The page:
Thoughts on the Readings for the Solemnity of Christ the King (B)

For this Sunday’s readings click on the link below or copy and paste it into your browser.  
http://usccb.org/bible/readings/112518.cfm 

This coming Sunday we celebrate the Feast of Christ the King.  This Feast was established by Pope Pius XI in 1925.   Seeing the devastation caused by World War I, Pius established this Feast as a way to remind people that Christ is Lord of both heaven and earth.  Initially this Feast was celebrated on the last Sunday in October, but when the Roman Catholic Church revised its liturgical calendar in 1969 it was moved to the last Sunday of the liturgical year.  (The new liturgical year always begins with the Fist Sunday of Advent.)    

Our readings this Sunday have an apocalyptic tone.  As I have said previously, apocalyptic writing is very stylized.   It uses vivid imagery and dramatic language, as well as visionary and prophetic images to make its point.  Apocalyptic language was used in times of trail or difficulty to assure people that despite the suffering of the present moment, God was with them and ultimately would triumph.   Apocalyptic literature is not meant to be taken literally.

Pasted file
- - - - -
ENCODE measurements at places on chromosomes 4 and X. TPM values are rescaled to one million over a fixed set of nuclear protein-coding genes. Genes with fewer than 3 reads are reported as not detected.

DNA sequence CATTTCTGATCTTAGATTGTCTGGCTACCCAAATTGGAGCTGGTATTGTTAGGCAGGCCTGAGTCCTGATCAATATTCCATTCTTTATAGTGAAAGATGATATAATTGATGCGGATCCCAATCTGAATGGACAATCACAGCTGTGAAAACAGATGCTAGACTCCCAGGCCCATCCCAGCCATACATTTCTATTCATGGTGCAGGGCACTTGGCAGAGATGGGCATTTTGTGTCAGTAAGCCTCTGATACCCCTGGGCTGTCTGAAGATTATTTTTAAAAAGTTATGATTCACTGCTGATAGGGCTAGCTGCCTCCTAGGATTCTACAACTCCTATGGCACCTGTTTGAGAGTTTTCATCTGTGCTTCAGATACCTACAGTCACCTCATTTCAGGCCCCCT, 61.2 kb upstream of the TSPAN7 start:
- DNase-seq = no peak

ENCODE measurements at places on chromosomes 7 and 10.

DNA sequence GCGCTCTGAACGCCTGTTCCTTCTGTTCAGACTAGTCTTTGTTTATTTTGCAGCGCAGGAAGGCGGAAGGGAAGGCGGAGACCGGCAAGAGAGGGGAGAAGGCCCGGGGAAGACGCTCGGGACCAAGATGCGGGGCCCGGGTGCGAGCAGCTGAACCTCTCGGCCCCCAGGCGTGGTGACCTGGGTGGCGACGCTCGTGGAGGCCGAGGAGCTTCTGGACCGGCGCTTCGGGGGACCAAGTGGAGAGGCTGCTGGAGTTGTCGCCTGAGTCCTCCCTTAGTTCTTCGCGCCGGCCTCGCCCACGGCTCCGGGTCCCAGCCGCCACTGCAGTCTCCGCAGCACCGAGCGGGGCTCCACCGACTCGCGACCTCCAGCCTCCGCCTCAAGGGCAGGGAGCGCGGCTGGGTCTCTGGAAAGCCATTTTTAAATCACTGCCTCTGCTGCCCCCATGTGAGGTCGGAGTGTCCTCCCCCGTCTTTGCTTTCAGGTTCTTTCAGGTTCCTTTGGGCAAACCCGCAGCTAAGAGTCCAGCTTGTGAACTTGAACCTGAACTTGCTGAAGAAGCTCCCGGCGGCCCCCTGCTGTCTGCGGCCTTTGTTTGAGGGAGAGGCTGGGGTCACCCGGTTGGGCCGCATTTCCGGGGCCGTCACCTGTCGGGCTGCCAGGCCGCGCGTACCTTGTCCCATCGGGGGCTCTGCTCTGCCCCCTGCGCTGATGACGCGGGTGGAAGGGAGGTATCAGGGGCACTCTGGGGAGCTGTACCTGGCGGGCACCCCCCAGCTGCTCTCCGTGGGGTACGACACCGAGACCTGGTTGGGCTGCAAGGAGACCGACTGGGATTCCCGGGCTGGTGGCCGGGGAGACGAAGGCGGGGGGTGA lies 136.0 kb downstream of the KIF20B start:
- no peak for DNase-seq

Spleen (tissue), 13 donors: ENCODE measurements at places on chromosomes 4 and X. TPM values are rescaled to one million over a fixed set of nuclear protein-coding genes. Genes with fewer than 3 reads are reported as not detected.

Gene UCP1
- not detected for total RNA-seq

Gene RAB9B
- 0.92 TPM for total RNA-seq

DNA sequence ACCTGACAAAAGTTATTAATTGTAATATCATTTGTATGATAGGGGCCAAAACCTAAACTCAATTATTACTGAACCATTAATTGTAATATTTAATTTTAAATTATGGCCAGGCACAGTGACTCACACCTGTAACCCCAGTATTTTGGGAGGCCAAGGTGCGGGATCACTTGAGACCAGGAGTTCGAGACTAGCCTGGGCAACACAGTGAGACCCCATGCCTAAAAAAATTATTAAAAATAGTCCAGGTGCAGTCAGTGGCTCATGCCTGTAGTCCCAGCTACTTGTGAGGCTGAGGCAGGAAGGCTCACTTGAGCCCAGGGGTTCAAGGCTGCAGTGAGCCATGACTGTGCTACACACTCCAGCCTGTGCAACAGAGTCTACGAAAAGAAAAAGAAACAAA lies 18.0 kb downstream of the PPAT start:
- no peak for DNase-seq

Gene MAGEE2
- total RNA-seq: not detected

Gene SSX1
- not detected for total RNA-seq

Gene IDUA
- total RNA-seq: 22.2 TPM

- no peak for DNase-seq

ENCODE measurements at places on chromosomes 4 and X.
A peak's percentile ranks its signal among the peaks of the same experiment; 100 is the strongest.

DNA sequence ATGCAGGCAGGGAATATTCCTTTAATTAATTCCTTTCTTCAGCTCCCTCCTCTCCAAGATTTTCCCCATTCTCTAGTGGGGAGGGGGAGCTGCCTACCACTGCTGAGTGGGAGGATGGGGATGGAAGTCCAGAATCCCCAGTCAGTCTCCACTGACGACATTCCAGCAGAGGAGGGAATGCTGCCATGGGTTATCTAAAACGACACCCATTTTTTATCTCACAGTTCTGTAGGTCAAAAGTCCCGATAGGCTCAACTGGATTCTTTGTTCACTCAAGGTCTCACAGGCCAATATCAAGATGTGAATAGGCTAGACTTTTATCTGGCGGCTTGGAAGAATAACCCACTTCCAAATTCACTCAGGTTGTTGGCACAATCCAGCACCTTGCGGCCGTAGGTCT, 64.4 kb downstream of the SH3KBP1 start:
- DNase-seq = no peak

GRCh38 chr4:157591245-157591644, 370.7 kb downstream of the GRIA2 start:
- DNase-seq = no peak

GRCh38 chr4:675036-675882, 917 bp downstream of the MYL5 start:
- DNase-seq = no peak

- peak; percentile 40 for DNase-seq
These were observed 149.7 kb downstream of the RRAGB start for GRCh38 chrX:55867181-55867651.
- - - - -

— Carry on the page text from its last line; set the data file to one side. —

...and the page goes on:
Our Gospel this Sunday is taken from the Gospel of John.  It is the scene of Jesus before Pilate.   Pilate asks Jesus:  “Are you the King of the Jews?”   Jesus reminds Pilate and us that “My kingdom does not belong to this world.”   While ostensibly Pilate is in charge of this encounter, from John’s perspective (and ours) Jesus is the one who is in control.   

Our first reading this Sunday is taken from the Book of the Prophet Daniel.   It is part of Daniel’s vision in which he saw “one like a Son of Man coming on the clouds of heaven” to be present to the “Ancient One.”   We would see this language as prefiguring Christ.   

Our second reading this Sunday is taken from the Book of Revelation.  It is a hymn of praise for Christ.   “To him who loves us and has freed us from our sins by his blood, who had made us into a kingdom, priests for his God and Father, to him be glory and power forever and ever. Amen.” 

Questions for Reflection/Discussion:

  1. We aren’t big on royalty in the United States.  How would you explain Christ the King to an unbeliever?   
  2. What would you say to someone who takes a literal approach to apocalyptic literature?     
  3. What are the hallmarks of one who tries to live as a member of the Kingdom of God?  
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